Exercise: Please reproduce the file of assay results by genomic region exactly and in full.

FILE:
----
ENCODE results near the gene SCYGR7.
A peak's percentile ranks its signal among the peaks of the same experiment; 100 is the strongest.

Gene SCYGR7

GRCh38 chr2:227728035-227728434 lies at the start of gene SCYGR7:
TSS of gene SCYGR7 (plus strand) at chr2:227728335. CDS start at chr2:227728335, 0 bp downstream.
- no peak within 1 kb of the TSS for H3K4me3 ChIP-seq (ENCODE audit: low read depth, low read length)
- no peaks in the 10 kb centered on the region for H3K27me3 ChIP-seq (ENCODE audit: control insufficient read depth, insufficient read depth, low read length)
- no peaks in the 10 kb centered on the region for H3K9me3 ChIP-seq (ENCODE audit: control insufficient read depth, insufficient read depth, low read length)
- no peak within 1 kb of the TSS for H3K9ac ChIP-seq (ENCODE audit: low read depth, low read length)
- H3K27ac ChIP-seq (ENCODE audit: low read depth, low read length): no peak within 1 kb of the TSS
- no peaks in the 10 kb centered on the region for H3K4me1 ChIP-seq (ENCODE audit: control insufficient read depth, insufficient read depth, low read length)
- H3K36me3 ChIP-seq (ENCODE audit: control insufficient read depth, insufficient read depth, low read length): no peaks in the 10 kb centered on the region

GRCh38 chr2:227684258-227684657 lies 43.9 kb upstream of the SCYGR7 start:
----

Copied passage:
ENCODE results near the gene SCYGR7.
A peak's percentile ranks its signal among the peaks of the same experiment; 100 is the strongest.

Gene SCYGR7

GRCh38 chr2:227728035-227728434 lies at the start of gene SCYGR7:
TSS of gene SCYGR7 (plus strand) at chr2:227728335. CDS start at chr2:227728335, 0 bp downstream.
- no peak within 1 kb of the TSS for H3K4me3 ChIP-seq (ENCODE audit: low read depth, low read length)
- no peaks in the 10 kb centered on the region for H3K27me3 ChIP-seq (ENCODE audit: control insufficient read depth, insufficient read depth, low read length)
- no peaks in the 10 kb centered on the region for H3K9me3 ChIP-seq (ENCODE audit: control insufficient read depth, insufficient read depth, low read length)
- no peak within 1 kb of the TSS for H3K9ac ChIP-seq (ENCODE audit: low read depth, low read length)
- H3K27ac ChIP-seq (ENCODE audit: low read depth, low read length): no peak within 1 kb of the TSS
- no peaks in the 10 kb centered on the region for H3K4me1 ChIP-seq (ENCODE audit: control insufficient read depth, insufficient read depth, low read length)
- H3K36me3 ChIP-seq (ENCODE audit: control insufficient read depth, insufficient read depth, low read length): no peaks in the 10 kb centered on the region

GRCh38 chr2:227684258-227684657 lies 43.9 kb upstream of the SCYGR7 start: